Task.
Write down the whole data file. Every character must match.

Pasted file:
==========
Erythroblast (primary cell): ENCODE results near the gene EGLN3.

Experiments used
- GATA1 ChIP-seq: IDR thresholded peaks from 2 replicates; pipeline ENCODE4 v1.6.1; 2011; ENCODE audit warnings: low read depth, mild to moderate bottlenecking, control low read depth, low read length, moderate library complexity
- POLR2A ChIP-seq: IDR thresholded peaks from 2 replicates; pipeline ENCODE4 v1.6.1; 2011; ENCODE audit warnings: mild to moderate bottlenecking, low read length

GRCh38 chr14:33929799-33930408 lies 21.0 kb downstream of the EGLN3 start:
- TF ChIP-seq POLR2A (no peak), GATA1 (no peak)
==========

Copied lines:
Erythroblast (primary cell): ENCODE results near the gene EGLN3.

Experiments used
- GATA1 ChIP-seq: IDR thresholded peaks from 2 replicates; pipeline ENCODE4 v1.6.1; 2011; ENCODE audit warnings: low read depth, mild to moderate bottlenecking, control low read depth, low read length, moderate library complexity
- POLR2A ChIP-seq: IDR thresholded peaks from 2 replicates; pipeline ENCODE4 v1.6.1; 2011; ENCODE audit warnings: mild to moderate bottlenecking, low read length

GRCh38 chr14:33929799-33930408 lies 21.0 kb downstream of the EGLN3 start:
- TF ChIP-seq POLR2A (no peak), GATA1 (no peak)